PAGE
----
Monday, 8 March 2010

Famous people who are kind enough to write back

One big lesson I got from reading Don't You Have Time to Think? is about the power of letters– in writing and receiving them. There is something about the relationships that are formed out of this kind of correspondence. I can testify to this because I used to write my friends back in secondary school, sometimes five or six letters a month. And I enjoyed the trouble of reading and writing them very much.

Since I finished the book I would try to reply to every letter, email, SMS, comment or Facebook message coming my way. Well, like I said, I try anyway. There are times when I just let one or two slide because I just don't have the energy or the time or the patience to say or write nice things. Sorry about that.

Now is age of speedy communication, and nobody really write letter any more other than for formal reasons. But every now then I'm reminded to the power of letters by news like these.

Hollywood director John Hughes passed way last year. His departure was unexpected because he had spent many of his last living years away from the Hollywood spotlight. It has also been many years since Hughes directed his last movie. Hughes wrote, directed and produced several of the most memorable movies of the 80s and the 90s like Curly Sue (I remember this one), Uncle Buck (which starred the late John Candy) and Ferris Bueller's Day Off (don't think I've seen this one).

John Hughes, via Wikipedia

On the same day Hughes passed away, blogger Alison Byrne Fields wrote a post about how she and Hughes had been pen pals for many years. Fields has the letters and pictures to prove it. When she asked Hughes if they can be pen pals, Hughes wrote,

I'd be honored to be your pen pal. You must understand at times I won't be able to get back to you as quickly as I might want to. If you'll agree to be patient, I'll be your pen pal.

I'd be lying if I say I didn't feel even an atom of enviousness when I read this.

Fields was a high school teenager then and Hughes was a Tinseltown big shot. No one would've predicted this friendship. And Hughes was indeed a friend. In his letters, Hughes encouraged Fields to keep on writing when she complained that her teacher disliked how she wrote. In exchange Hughes confided in Fields about his life, and also the reasons why he left Hollywood. Hughes mentioned how Hollywood worked his good friend John Candy to death as one of them.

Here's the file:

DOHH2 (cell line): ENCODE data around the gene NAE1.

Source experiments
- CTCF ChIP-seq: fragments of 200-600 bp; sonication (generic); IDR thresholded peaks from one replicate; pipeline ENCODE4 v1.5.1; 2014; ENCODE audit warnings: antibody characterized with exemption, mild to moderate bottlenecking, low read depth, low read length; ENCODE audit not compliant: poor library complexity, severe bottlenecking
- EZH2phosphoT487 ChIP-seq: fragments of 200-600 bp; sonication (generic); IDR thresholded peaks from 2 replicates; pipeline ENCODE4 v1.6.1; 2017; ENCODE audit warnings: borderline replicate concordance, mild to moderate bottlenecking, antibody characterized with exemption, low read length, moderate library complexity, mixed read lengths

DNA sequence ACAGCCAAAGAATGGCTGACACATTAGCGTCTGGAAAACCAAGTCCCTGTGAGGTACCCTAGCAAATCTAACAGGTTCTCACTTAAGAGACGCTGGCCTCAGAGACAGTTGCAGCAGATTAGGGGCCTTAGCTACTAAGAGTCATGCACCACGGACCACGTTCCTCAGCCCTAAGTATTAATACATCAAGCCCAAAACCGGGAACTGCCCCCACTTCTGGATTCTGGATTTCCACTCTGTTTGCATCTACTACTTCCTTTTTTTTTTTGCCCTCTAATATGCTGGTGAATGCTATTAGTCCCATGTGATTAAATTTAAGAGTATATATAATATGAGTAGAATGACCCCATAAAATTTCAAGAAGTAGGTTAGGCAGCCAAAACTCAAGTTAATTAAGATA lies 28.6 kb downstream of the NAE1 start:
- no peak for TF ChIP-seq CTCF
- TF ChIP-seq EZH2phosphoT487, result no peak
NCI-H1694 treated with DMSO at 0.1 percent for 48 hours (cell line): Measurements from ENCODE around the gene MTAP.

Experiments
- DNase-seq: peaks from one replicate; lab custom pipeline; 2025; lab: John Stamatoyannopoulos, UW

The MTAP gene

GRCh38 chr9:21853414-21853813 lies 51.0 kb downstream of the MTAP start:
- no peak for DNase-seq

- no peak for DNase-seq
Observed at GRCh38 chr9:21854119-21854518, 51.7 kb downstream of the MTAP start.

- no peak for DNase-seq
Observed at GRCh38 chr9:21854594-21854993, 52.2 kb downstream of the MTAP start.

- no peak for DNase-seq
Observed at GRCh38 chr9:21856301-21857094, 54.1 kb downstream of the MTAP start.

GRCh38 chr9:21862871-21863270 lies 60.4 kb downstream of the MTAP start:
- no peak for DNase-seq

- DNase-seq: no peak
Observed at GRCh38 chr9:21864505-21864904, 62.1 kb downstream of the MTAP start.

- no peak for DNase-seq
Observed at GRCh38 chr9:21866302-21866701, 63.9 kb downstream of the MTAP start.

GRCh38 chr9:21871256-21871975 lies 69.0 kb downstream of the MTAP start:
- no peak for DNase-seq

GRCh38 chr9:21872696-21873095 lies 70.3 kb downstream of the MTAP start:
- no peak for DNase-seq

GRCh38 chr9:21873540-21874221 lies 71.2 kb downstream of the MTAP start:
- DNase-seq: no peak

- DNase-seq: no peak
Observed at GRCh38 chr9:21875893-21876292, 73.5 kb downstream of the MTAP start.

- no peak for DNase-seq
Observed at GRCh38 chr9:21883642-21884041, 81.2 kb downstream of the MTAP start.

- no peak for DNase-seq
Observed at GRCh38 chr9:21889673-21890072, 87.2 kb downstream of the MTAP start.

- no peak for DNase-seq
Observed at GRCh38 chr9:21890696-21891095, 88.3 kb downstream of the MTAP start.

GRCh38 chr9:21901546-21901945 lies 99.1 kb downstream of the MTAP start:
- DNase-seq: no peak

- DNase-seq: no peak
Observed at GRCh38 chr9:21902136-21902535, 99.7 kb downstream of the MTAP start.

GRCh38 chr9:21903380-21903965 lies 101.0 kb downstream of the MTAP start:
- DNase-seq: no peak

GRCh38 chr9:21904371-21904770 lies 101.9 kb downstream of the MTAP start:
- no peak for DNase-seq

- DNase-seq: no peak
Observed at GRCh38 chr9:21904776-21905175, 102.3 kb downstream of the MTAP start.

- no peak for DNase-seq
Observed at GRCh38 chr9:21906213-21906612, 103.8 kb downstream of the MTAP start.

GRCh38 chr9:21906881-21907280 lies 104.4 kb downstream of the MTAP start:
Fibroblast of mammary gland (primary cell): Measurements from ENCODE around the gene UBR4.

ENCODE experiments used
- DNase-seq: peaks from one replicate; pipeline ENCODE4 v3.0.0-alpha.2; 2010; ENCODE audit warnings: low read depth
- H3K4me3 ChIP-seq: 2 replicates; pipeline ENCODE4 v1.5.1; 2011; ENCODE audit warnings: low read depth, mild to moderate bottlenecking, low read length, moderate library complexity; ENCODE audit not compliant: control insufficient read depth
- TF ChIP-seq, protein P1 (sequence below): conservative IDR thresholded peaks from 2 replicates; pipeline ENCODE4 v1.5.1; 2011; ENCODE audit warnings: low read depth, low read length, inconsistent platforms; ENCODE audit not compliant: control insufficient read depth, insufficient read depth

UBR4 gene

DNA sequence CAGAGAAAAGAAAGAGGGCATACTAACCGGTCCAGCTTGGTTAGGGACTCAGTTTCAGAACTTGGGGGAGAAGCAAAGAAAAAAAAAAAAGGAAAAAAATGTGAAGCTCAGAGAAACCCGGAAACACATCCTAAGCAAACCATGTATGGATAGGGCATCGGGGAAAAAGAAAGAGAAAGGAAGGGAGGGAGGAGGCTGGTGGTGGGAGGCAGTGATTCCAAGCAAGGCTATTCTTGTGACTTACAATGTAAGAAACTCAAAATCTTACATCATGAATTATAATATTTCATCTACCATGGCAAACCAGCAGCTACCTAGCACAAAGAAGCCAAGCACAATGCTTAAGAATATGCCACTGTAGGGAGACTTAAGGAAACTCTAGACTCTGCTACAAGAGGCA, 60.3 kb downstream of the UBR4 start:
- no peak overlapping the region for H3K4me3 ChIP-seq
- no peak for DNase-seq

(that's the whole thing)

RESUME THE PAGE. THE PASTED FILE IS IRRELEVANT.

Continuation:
Fields definitely tells the story better than I do, so read the rest of it at Sincerely, John Hughes.

Another famous-people-writing-and-befriending-ordinary-kids story is one of Will Leitch and the venerable film critic Roger Ebert. Ebert was recently in the spotlight after being in Esquire magazine where he talked candidly about being recovering from thyroid cancer and losing his ability to talk, eat and speak.

Roger Ebert and his wife, Chaz

In Leitch's case, everything began with a question emailed to Ebert. Ebert answered back, and Leitch, still in college, was ecstatic. The fact that they both graduated from the same university (University of Illinois) and worked at the same paper (Daily Illini, but not at the same time) only made the feeling much more sweeter.

The friendship continued for years, until Leitch blundered through an article he wrote for web magazine titled "I Am Sick Of Roger Ebert's Fat F—-ing Face", in 2000. No prize for guessing what happen to that friendship. Ebert however, responded in a very dignified way by saying,

Will —

I have always tried to help you, and you know that. I am not sure what you were trying to do with your piece — if you object to me being on television, there is a dial to the right that will take care of that problem for you — what issues you might be dealing with, but I am certain you will grow to regret writing it someday. If you were trying to make a point, I fear you are not in control of your instrument. I wonder if you feel shitty this morning, now that piece is out there. I know that I do.


Leitch wrote his piece, My Roger Ebert Story (please read it for the entire story), as a way of making up for his mistake. He followed Ebert's developments, professionally and personally, sending him emails, trying to get Ebert to write back.

Not very long later, the two made up and the relationship, though not what it used to be, is resumed. Ebert even Twittered positively about Leitch's piece.

A sweet article by a long time friend who did indeed once bring a wince to my fat face. All is forgiven.

These two examples may be about somebody with a big name in Hollywood. I believe the lesson here is not everyone in Hollywood is money-greedy hedonist slime ball. Both Hughes and Ebert showed kindness that were never associated with someone of their stratosphere, taking the effort to reply and be nice to some unknown kid who didn't even expect a reply to their letter in the first place, let alone one that lead to a long time friendship.

I guess it really isn't about the channel used. Although I believe letters feel warmer than email or Twitter or SMS message, the important thing is how the connection affects both the sender and receiver. Hughes changed Fields' life, as Ebert did with Leicht's. If we try to follow in their kind footsteps, God knows whose life may be changed.


ieka said...

ok.. as i finished reading this, i think i should write something for you. :p i do read what you wrote /post here.. more like a silence reader. so keep on writing and share your thoughts even you feel like nobody cares. dont worry if u think that nobody reads it...u urself will, one day in future, read all this back and u will be amazed to see ur own work ;)

r.o.l. said...

Thanks a whole lotta bunch, ieka. I do now write like nobody cares actually, but I try not to waste their (and your) time. This blog came into existence with your help as well. Thanks for reading, and the encouragement.

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